“I am interested in the universals: stones, water, mud, hands, days, circles, symmetry, gravity, footpaths, and roads.”1
Richard Long was born and bred in Bristol and still lives in his native city, so it is not surprising that elements of the local landscape are integral to many of his works. For his exhibition at Arnolfini, which forms part of the city’s celebrations as 2015 European Green Capital, Long has selected some of his favourite photographs and text pieces, many of them with local flavour, from the last 50 years of his career. A number of key works have been recreated inside the gallery and one wall has been given over to a new painting, Muddy Water Falls (2015), using mud from the River Avon: the top half, a dynamic hand- and finger-painted mural; the bottom half, a flurry of drips, splashes and smears, created by gravity, reflecting the constant redistribution of this mud in the tidal river of its origin. “I do the top half of the work and then nature does the rest,” said Long during the press view.
Long has also created a new site-specific work on The Downs, a place of which he has fond memories, describing them as “his first wilderness”. A 170-metre-long line of resplendent white stones, Boyhood Line (2015) marks a desire line, formed by walkers over time. At 70 years of age, Long still produces all his work himself, without assistance, and the physical act of making a piece or completing a walk is very much a part of the work itself – some of which, ephemeral in nature, go on to exist solely through photography and text records.
Long is among the most important artists of his generation. He won the Turner Prize in 1989, on his fourth nomination, and represented Great Britain at the 37th Venice Biennale in 1976. He was appointed CBE in 2013. He has made artworks in all five continents – continually seeking out parts of the world that are still wilderness – and has had more than 250 solo exhibitions to date.
Richard Long: TIME AND SPACE
31 July – 15 November 2015
Richard Long: Boyhood Line
The Downs, Bristol, close to Ladies Mile
20 June – 15 November 2015
Interview by ANNA McNAY
Filmed by MARTIN KENNEDY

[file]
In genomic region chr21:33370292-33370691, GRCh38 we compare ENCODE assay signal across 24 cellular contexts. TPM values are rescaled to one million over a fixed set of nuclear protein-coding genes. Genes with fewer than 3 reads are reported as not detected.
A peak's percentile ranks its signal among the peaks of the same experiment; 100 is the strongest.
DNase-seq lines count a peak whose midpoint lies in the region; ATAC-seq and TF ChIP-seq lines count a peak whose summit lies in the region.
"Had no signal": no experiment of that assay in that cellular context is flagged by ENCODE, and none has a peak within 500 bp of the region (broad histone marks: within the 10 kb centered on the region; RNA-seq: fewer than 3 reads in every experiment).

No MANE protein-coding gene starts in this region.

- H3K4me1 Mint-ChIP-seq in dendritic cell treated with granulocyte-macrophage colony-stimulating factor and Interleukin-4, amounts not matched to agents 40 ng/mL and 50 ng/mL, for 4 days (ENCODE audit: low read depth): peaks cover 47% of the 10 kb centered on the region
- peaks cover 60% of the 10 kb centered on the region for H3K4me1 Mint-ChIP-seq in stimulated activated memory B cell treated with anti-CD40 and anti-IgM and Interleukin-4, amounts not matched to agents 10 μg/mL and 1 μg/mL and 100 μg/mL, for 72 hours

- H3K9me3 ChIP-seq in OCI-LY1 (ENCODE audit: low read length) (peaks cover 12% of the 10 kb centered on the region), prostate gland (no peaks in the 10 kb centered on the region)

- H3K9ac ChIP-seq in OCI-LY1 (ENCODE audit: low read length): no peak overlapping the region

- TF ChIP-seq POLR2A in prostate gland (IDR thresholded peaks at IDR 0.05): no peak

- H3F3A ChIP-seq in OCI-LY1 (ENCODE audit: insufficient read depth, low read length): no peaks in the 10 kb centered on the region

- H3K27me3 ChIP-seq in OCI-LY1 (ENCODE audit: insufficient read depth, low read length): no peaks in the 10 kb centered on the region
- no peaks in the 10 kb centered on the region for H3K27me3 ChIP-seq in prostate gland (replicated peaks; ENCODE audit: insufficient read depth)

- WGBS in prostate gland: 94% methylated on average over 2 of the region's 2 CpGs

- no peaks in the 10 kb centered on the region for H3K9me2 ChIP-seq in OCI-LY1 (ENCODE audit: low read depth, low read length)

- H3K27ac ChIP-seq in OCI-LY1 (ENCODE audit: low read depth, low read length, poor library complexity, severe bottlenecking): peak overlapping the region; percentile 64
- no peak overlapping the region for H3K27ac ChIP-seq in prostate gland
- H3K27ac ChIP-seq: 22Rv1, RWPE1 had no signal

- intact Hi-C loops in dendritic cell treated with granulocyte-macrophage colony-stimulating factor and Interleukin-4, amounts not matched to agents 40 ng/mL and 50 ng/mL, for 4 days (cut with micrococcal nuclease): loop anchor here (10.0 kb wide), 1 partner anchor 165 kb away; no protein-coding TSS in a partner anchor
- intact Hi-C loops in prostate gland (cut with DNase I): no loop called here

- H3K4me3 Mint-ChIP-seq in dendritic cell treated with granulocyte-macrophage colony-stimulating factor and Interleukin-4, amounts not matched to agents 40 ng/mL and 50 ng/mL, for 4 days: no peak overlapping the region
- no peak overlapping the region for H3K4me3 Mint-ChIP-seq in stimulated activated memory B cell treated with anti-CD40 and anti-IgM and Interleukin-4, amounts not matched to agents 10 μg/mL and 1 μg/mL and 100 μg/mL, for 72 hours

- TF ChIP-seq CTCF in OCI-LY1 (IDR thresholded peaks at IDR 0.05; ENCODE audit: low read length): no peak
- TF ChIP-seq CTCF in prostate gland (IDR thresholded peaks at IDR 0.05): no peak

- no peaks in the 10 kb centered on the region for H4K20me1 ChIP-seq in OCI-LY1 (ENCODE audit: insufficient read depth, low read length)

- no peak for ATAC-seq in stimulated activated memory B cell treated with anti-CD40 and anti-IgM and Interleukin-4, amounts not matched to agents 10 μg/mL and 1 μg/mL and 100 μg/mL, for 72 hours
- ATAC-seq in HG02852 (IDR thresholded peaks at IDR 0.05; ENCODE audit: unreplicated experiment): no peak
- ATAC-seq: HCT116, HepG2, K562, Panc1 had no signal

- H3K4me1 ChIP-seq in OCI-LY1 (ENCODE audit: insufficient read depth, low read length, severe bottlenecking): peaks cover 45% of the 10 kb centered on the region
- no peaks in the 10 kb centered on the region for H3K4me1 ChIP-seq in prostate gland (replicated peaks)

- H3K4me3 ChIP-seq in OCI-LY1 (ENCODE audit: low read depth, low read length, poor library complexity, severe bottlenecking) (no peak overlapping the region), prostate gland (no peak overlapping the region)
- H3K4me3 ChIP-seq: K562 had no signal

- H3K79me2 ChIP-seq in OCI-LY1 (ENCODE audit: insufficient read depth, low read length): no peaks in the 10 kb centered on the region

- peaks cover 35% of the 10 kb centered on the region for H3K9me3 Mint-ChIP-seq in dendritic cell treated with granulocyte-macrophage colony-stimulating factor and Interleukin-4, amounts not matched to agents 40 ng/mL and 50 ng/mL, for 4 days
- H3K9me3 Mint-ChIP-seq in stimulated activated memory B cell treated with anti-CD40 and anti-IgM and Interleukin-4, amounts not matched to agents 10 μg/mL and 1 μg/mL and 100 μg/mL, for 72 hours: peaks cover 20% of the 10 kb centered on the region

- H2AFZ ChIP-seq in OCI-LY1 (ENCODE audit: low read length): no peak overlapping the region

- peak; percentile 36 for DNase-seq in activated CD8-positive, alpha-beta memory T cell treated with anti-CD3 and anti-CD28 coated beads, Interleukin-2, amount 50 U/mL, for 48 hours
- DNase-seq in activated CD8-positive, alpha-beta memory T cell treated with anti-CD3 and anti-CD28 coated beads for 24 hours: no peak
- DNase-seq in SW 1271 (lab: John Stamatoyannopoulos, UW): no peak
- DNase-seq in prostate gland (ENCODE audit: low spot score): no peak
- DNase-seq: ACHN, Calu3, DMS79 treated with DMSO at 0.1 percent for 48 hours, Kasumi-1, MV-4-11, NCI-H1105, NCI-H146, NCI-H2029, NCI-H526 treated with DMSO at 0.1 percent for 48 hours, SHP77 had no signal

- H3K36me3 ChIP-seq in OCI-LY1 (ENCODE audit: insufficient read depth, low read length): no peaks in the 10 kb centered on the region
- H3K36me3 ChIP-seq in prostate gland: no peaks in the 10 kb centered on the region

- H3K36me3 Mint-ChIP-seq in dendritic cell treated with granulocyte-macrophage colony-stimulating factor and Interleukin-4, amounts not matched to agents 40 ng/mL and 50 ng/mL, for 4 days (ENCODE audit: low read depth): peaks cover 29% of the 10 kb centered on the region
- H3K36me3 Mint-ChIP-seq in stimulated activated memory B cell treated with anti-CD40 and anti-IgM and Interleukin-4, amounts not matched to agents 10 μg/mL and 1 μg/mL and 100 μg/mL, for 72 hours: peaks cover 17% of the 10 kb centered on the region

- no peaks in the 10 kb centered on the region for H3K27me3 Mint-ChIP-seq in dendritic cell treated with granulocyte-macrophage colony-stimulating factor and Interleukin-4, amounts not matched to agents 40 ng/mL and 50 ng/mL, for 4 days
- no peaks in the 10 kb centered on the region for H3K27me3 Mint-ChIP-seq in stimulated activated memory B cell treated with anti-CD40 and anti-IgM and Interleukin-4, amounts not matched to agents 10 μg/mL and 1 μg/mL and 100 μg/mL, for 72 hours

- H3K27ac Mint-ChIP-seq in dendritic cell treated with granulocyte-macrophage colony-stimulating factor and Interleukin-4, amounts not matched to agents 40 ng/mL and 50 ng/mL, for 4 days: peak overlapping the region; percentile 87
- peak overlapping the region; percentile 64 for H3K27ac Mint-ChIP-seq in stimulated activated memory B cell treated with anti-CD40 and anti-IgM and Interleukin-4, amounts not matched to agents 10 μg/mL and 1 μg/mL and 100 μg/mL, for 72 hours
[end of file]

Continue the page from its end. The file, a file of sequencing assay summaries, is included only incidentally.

1. Richard Long, November 2014, exhibition guide.
Richard Long: Heaven and Water
There is a seeming antithesis between the realities of an invasive ‘Time Team’ archaeological intervention at Stonehenge (as witnessed at the end of May on UK TV) and the gently caressing manner in which Richard Long’s works address the English landscape, and indeed the planetary land mass. He too denotes these in terms of stone circles, rocks, or pathways gently laid on the surface, always on the surface. How would Astronaut Long have visited the lunar surface?
Richard Long: Walking and Marking
The National Gallery of Modern Art (NGMA) in Edinburgh, in time for the Edinburgh Festival 2007, is currently staging an outstanding recent retrospective exhibition on Richard Long. There is a curious irony here: never has Long's work been so superbly exhibited anywhere, as in the NGMA's present building - this neo-classical Schinkelesque mid-l9th Century former school building.
Richard Long: The Time of Space
Since 1967, Richard Long has used walking as the basis of his artistic practice. What appears in the gallery may be a sculpture constructed from natural materials, a photograph of a sculpture made in situ, or a text, but none of these would be possible without the artist's walks: the experience of time and motion in the landscape finding its mode of expression and memorial.
Andy Goldsworthy: Four Indoor Galleries and Open Air
Leading British land artist Andy Goldsworthy is helping the Yorkshire Sculpture Park mark its 30th anniversary with a series of new installations. He returns to the park, where he was once Artist in Residence, with works that use human hair, animal droppings and blood.
Citizens and Kings: Portraits in the Age of Revolution 1760-1830
The Royal Academy of Arts is currently hosting 'Citizens and Kings: Portraiture in the Age of Revolution'. However, despite the British Museum's own superb and scholarly comprehensive exhibition entitled 'Enlightenment: Discovering the World in the Eighteenth Century' (2003), there seems little evidence of deep scholarship here, building upon that masterly tour de force. Rather, this is (of course) an 'entertainment' (which it undoubtedly will prove to be for the broad mass of the Royal Academy's regular public). This is a shame, for the British Museum had unearthed a world of discovery, no less.